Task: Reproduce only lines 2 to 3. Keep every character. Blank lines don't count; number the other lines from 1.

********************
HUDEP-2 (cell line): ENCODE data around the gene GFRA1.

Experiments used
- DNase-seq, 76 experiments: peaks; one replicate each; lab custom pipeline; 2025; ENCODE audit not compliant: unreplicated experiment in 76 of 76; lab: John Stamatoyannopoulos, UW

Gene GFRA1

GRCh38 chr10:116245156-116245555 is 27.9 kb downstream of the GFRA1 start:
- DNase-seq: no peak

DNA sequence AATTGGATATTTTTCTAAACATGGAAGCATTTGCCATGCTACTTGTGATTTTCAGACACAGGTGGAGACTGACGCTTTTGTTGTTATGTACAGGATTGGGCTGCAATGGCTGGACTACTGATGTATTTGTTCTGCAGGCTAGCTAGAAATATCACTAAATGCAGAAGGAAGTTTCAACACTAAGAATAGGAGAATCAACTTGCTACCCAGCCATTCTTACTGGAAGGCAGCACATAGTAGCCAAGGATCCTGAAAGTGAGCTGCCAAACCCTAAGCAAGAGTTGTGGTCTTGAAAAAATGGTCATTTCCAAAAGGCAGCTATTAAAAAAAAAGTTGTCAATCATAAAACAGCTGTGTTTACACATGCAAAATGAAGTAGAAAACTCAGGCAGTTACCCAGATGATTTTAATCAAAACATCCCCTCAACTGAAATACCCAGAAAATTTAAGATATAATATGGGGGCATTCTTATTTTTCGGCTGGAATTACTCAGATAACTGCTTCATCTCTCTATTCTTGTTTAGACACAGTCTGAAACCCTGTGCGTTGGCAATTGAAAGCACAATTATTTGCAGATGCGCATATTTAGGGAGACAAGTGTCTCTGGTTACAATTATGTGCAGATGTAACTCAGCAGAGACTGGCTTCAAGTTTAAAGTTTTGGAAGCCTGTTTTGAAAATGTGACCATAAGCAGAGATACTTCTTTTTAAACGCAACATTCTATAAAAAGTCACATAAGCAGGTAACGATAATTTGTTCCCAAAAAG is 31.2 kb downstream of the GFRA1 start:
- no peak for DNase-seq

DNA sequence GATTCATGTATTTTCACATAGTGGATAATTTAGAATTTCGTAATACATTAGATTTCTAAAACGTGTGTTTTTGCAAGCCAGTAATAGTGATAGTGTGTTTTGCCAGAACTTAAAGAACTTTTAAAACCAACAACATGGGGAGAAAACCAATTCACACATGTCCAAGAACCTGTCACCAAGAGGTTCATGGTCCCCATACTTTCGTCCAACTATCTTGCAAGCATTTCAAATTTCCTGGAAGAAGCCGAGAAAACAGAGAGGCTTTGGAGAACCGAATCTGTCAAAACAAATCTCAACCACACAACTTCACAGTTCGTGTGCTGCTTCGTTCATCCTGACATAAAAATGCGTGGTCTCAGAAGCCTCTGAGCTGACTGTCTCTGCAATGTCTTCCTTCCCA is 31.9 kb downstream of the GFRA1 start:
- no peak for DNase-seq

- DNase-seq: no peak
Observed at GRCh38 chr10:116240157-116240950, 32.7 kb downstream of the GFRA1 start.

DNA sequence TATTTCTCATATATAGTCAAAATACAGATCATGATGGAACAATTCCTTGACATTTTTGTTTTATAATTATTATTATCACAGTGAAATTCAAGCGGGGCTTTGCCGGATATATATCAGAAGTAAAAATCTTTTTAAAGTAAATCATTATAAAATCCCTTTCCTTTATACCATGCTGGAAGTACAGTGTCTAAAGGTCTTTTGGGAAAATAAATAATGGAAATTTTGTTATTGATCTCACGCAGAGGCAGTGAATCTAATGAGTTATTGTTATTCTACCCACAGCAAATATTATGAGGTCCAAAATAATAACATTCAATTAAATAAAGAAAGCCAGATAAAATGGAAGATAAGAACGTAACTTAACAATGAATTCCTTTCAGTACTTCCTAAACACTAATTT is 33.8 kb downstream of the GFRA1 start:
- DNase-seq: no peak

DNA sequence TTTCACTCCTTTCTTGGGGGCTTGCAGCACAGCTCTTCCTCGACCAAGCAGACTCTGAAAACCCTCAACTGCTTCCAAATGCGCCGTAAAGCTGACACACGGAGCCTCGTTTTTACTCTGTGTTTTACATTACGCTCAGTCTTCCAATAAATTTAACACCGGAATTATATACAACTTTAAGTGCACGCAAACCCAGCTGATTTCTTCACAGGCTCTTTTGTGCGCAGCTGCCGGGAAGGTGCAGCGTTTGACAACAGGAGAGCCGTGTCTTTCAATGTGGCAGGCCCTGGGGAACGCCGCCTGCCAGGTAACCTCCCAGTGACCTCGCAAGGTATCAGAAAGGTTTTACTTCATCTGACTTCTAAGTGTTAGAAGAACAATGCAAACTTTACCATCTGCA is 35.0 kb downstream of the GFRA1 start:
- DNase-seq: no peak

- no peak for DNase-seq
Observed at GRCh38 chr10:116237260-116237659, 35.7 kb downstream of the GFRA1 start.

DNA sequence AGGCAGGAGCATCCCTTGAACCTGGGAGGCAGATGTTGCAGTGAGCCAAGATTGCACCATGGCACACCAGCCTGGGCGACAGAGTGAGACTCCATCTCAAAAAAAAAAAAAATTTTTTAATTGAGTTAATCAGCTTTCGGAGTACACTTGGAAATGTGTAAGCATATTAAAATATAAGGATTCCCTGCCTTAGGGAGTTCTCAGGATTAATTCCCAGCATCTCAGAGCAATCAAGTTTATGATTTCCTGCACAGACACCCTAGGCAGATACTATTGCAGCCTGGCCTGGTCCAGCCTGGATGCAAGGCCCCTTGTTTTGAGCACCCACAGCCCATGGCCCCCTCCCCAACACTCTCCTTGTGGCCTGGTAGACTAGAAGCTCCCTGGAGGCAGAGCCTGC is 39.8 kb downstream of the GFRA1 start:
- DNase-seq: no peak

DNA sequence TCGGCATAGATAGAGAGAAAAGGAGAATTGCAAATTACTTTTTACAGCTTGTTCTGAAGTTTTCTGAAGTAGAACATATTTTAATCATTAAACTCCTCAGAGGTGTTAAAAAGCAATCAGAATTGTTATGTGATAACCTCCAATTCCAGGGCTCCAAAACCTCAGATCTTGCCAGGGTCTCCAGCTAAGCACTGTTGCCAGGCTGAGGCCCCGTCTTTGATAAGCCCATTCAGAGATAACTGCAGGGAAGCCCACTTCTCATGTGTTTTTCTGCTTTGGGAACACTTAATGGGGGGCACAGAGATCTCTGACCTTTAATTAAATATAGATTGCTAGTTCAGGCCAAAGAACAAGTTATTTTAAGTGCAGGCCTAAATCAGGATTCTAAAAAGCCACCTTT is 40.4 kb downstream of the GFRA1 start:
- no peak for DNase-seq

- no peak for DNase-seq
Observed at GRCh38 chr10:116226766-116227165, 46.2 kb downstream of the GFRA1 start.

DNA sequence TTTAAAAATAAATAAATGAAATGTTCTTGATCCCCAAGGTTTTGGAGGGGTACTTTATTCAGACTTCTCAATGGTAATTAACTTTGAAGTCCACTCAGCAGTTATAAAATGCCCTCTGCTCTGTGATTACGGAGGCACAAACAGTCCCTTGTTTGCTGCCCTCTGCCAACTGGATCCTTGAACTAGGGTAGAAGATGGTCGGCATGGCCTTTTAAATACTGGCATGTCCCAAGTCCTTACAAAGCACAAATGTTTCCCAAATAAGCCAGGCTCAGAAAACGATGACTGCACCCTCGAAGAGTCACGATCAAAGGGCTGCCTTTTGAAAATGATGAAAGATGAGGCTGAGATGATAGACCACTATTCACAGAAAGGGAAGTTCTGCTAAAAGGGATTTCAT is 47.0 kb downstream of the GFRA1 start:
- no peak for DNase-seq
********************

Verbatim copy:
Experiments used
- DNase-seq, 76 experiments: peaks; one replicate each; lab custom pipeline; 2025; ENCODE audit not compliant: unreplicated experiment in 76 of 76; lab: John Stamatoyannopoulos, UW